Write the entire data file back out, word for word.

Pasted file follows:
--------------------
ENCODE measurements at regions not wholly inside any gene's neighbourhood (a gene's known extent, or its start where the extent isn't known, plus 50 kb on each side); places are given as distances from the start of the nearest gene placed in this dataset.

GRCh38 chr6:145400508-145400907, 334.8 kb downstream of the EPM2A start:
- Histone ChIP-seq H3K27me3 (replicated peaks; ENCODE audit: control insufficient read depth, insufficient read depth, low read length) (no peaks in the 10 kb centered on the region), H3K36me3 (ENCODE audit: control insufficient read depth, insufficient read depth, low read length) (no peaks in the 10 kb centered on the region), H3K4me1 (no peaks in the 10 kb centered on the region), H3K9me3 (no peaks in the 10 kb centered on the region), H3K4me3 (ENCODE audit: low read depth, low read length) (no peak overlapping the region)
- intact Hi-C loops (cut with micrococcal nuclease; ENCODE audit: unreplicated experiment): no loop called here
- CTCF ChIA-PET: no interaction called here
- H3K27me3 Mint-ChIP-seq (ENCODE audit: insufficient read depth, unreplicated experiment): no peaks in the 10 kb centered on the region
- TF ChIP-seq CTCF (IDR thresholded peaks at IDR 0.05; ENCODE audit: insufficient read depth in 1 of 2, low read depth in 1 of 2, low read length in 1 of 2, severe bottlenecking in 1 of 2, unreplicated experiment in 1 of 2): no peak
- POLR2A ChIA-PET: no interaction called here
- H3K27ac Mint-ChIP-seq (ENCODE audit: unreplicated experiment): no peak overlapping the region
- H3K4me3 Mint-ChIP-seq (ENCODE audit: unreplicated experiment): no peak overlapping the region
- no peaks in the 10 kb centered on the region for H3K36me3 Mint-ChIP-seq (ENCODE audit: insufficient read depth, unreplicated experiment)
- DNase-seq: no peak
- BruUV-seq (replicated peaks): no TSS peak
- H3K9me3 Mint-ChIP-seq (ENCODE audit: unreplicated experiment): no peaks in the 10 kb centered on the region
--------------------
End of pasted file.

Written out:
ENCODE measurements at regions not wholly inside any gene's neighbourhood (a gene's known extent, or its start where the extent isn't known, plus 50 kb on each side); places are given as distances from the start of the nearest gene placed in this dataset.

GRCh38 chr6:145400508-145400907, 334.8 kb downstream of the EPM2A start:
- Histone ChIP-seq H3K27me3 (replicated peaks; ENCODE audit: control insufficient read depth, insufficient read depth, low read length) (no peaks in the 10 kb centered on the region), H3K36me3 (ENCODE audit: control insufficient read depth, insufficient read depth, low read length) (no peaks in the 10 kb centered on the region), H3K4me1 (no peaks in the 10 kb centered on the region), H3K9me3 (no peaks in the 10 kb centered on the region), H3K4me3 (ENCODE audit: low read depth, low read length) (no peak overlapping the region)
- intact Hi-C loops (cut with micrococcal nuclease; ENCODE audit: unreplicated experiment): no loop called here
- CTCF ChIA-PET: no interaction called here
- H3K27me3 Mint-ChIP-seq (ENCODE audit: insufficient read depth, unreplicated experiment): no peaks in the 10 kb centered on the region
- TF ChIP-seq CTCF (IDR thresholded peaks at IDR 0.05; ENCODE audit: insufficient read depth in 1 of 2, low read depth in 1 of 2, low read length in 1 of 2, severe bottlenecking in 1 of 2, unreplicated experiment in 1 of 2): no peak
- POLR2A ChIA-PET: no interaction called here
- H3K27ac Mint-ChIP-seq (ENCODE audit: unreplicated experiment): no peak overlapping the region
- H3K4me3 Mint-ChIP-seq (ENCODE audit: unreplicated experiment): no peak overlapping the region
- no peaks in the 10 kb centered on the region for H3K36me3 Mint-ChIP-seq (ENCODE audit: insufficient read depth, unreplicated experiment)
- DNase-seq: no peak
- BruUV-seq (replicated peaks): no TSS peak
- H3K9me3 Mint-ChIP-seq (ENCODE audit: unreplicated experiment): no peaks in the 10 kb centered on the region